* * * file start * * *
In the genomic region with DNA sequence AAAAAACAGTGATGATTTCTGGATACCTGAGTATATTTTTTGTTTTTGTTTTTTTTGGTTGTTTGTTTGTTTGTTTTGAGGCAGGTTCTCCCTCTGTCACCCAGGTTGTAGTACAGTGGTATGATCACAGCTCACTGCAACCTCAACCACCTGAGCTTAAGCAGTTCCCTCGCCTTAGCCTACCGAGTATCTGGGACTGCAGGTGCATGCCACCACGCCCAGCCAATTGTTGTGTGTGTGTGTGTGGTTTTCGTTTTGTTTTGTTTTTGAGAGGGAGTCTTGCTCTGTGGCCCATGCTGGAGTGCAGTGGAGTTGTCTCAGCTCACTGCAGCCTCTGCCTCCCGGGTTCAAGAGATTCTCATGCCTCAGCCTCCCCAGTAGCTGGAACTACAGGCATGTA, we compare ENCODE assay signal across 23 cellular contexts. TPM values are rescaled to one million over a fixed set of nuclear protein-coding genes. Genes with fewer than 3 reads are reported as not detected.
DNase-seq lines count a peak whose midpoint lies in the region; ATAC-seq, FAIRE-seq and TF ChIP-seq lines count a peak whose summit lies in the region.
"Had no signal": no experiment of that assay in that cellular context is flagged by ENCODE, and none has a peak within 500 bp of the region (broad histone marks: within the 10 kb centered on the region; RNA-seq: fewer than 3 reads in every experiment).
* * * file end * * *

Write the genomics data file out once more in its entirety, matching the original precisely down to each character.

In the genomic region with DNA sequence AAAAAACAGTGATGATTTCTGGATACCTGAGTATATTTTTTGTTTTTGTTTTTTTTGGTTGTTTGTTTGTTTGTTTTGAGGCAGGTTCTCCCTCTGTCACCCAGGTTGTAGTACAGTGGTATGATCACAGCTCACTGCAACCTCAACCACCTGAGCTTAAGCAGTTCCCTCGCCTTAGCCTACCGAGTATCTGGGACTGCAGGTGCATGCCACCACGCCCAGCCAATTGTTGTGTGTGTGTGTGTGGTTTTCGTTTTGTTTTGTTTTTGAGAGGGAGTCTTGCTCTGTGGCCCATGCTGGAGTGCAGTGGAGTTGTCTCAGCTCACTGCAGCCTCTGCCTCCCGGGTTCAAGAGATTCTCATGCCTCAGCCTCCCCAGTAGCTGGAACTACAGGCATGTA, we compare ENCODE assay signal across 23 cellular contexts. TPM values are rescaled to one million over a fixed set of nuclear protein-coding genes. Genes with fewer than 3 reads are reported as not detected.
DNase-seq lines count a peak whose midpoint lies in the region; ATAC-seq, FAIRE-seq and TF ChIP-seq lines count a peak whose summit lies in the region.
"Had no signal": no experiment of that assay in that cellular context is flagged by ENCODE, and none has a peak within 500 bp of the region (broad histone marks: within the 10 kb centered on the region; RNA-seq: fewer than 3 reads in every experiment).